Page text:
Finally last week, I had lunch with a friend who had published an article called My Husband, the Convicted Murderer on Salon.com. Her article spawned 122 comments, ranging from support and understanding to the inevitable hate mail variety. I asked her; “How do you deal with this?” and she gave me some helpful advice.

She said (and I’m paraphrasing here):

“Some people just come looking for a fight. They’re looking for controversy and they’re looking for someone to leave their darkest thoughts. The internet is the perfect, almost anonymous place to do that.”

She’s right. People come from all sorts of dark places, and often with their own personal agenda. Sometimes people post before they think, or they just don’t bother wasting energy thinking at all. There’s nothing we can do to help those people, and odds are, they don’t want to be helped or educated or enlightened. They just want to fight.

I feel very fortunate that most of the people who find this blog are coming with something positive to say. It has helped create the kind of community I’d envisioned when I first started this project. But when I venture out into the wider world and encounter the other kind of commenters out there, I’ll be sure to keep my friend’s advice in mind.

It’s Whiny Wednesday, so chime in to the discussion or feel free to have a whine of your own.

P.S. On the subject of other blogs, here’s an article tying in to our National Women’s History month series that I posted on Divine Caroline earlier this week.

 

It Got Me Thinking…About Privacy January 14, 2011

By Kathleen Guthrie

Earlier this week I wrote about inappropriate chitchat, and my heart breaks over the comments (several came offline). Readers shared some of the horrible, though possibly well-intentioned, things people have said to them that added salt to the already devastating wounds of infertility.

“When are you going to have kids?”

“So which one of you is the reason you can’t have children?”

“Why don’t you just adopt?”

We’ve all heard variations on this theme, and I don’t know if it ever gets easier to come up with an appropriate response. The bigger issue I think we haven’t yet discussed is when—if ever—to tell people, and who we should tell, versus our right to privacy.

How are you handling this? Did you break the news to a few key people, expecting them to spread the message down the line? Did you tell just close family and friends, hoping to gain their support? Did you include a paragraph in your annual holiday newsletter? Or have you kept it to yourself?

Speaking of privacy, if you’re uncomfortable openly posting your thoughts or concerns on the blog, there are members-only discussions going on in the forums. You’ll find comfort, compassion, empathy, and support here. I hope you’ll reach out. Meanwhile, consider yourself cyber-hugged.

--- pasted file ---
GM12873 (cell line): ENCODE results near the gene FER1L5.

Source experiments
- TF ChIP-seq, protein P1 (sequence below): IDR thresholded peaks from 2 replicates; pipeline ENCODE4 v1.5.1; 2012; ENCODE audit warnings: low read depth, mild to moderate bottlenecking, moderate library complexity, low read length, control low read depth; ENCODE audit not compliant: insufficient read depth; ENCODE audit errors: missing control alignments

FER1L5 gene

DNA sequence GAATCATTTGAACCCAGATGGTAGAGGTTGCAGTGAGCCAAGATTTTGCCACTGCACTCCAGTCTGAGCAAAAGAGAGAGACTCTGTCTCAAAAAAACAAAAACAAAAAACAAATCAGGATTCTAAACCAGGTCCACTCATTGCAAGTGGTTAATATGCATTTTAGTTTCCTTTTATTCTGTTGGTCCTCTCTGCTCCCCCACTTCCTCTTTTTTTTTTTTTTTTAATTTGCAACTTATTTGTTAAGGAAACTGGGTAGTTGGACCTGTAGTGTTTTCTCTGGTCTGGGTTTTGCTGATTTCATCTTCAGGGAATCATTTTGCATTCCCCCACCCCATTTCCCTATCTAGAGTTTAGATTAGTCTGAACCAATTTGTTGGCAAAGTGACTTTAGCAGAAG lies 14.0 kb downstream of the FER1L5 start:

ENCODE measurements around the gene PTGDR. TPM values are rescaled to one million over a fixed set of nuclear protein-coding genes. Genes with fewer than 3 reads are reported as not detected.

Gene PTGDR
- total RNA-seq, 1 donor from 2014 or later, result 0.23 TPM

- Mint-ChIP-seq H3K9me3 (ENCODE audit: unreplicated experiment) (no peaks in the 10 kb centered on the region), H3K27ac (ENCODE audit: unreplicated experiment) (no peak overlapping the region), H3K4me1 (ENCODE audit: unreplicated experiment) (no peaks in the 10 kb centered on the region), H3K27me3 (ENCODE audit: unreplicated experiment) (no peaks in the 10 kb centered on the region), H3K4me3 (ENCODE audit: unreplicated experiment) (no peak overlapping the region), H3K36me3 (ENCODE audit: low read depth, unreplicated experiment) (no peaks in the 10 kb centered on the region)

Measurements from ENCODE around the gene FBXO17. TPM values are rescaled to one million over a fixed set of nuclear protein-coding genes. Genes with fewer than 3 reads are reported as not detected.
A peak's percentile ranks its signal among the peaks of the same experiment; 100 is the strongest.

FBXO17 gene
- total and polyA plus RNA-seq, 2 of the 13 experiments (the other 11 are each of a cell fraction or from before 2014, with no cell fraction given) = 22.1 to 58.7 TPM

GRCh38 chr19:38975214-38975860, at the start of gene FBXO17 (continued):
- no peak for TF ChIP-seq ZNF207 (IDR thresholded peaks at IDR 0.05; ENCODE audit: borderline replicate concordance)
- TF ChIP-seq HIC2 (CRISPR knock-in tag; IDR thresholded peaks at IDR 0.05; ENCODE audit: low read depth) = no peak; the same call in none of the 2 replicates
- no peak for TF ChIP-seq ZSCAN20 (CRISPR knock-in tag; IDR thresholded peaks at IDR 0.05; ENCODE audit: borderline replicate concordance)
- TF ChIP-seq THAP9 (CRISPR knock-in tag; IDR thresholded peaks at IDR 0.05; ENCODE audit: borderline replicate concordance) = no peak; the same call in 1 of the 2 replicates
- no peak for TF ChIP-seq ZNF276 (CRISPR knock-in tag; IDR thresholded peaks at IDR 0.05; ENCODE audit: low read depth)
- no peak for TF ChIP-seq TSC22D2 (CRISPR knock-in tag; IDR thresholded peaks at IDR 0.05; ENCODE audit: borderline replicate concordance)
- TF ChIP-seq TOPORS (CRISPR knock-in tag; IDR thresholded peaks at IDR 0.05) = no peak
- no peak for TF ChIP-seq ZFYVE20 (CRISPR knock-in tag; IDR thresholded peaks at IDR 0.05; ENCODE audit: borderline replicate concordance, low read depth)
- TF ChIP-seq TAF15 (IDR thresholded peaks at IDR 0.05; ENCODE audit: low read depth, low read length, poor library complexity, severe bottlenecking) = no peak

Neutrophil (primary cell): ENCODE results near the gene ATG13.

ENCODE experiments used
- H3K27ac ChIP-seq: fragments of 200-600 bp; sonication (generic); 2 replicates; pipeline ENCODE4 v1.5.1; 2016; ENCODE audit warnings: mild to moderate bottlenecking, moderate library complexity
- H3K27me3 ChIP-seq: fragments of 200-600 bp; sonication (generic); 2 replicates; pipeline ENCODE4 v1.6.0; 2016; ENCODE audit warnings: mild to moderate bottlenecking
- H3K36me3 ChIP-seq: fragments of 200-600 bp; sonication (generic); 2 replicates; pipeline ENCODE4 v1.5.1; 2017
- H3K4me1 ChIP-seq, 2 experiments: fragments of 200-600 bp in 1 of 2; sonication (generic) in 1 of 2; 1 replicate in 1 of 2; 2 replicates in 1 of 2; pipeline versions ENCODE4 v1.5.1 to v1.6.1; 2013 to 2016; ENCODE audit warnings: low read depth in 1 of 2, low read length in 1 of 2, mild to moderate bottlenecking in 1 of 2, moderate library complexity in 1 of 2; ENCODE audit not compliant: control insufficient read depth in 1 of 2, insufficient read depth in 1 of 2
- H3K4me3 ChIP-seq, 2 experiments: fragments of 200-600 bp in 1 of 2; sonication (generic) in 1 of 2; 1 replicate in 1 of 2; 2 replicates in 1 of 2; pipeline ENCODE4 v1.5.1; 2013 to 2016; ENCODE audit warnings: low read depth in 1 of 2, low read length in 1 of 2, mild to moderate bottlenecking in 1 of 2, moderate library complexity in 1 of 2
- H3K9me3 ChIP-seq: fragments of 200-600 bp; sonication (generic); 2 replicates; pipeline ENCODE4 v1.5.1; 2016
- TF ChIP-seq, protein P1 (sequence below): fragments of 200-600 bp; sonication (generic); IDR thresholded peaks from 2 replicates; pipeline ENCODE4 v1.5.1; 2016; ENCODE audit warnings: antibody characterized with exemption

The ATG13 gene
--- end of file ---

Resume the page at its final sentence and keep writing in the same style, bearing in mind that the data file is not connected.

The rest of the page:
Kathleen Guthrie is a Northern California–based freelance writer. She believes “Life is what happens when you’ve made other plans.”

 

Defending Our Honor August 12, 2010

Last night I almost came to blows in defense of our collective honor. It was our last meal out on vacation and we were making it a good one–crisp tablecloths, fresh seafood, flowing wine–you get the picture. The restaurant had all but cleared out as I was sampling the delectable flavors of some homemade lavender ice cream, when I caught a snippet of conversation from the other remaining table.

“He’s very selfish,” said the man, “He doesn’t have children…”

As you can imagine, that caught my attention, so I craned my neck to hear more. Unfortunately I was too far away, but I did catch this:

“Yes, she hasn’t created the next generation. She has three step-children, of course, but that doesn’t count…”

Sisters, I was this close to marching over there and setting this bunch of old coots straight. How dare they assume this man didn’t have children because of his selfishness? How dare they suggest that this woman had an obligation to procreate to carry on some family line. How dare they suggest that raising someone else’s children isn’t a worthy role?

In the end, I decided these people were a lost cause, and that it wasn’t worth ruining my lovely dinner for the sake of their education. There are some people who just aren’t going to get it, no matter what. But I think that our generation is starting to understand and to value people for more than their ability to pop out heirs.

That having been said, when I walked past their table on the way out, you’d better believe I gave them my very best evil eye.